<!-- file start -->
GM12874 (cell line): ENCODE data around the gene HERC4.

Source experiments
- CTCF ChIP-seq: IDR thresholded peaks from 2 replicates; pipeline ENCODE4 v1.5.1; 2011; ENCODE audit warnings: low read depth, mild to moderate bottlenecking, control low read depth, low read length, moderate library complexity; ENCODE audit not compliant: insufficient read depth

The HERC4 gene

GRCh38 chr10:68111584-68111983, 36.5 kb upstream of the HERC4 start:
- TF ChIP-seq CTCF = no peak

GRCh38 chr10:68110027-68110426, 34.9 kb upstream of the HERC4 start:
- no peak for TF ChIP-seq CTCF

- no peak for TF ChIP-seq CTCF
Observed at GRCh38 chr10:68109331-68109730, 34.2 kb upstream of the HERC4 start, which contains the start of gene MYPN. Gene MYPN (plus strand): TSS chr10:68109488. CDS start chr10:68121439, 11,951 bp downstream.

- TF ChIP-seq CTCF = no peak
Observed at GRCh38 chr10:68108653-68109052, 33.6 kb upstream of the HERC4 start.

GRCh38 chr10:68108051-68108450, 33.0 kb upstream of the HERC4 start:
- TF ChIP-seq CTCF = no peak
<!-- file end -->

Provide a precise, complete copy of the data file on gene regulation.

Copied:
GM12874 (cell line): ENCODE data around the gene HERC4.

Source experiments
- CTCF ChIP-seq: IDR thresholded peaks from 2 replicates; pipeline ENCODE4 v1.5.1; 2011; ENCODE audit warnings: low read depth, mild to moderate bottlenecking, control low read depth, low read length, moderate library complexity; ENCODE audit not compliant: insufficient read depth

The HERC4 gene

GRCh38 chr10:68111584-68111983, 36.5 kb upstream of the HERC4 start:
- TF ChIP-seq CTCF = no peak

GRCh38 chr10:68110027-68110426, 34.9 kb upstream of the HERC4 start:
- no peak for TF ChIP-seq CTCF

- no peak for TF ChIP-seq CTCF
Observed at GRCh38 chr10:68109331-68109730, 34.2 kb upstream of the HERC4 start, which contains the start of gene MYPN. Gene MYPN (plus strand): TSS chr10:68109488. CDS start chr10:68121439, 11,951 bp downstream.

- TF ChIP-seq CTCF = no peak
Observed at GRCh38 chr10:68108653-68109052, 33.6 kb upstream of the HERC4 start.

GRCh38 chr10:68108051-68108450, 33.0 kb upstream of the HERC4 start:
- TF ChIP-seq CTCF = no peak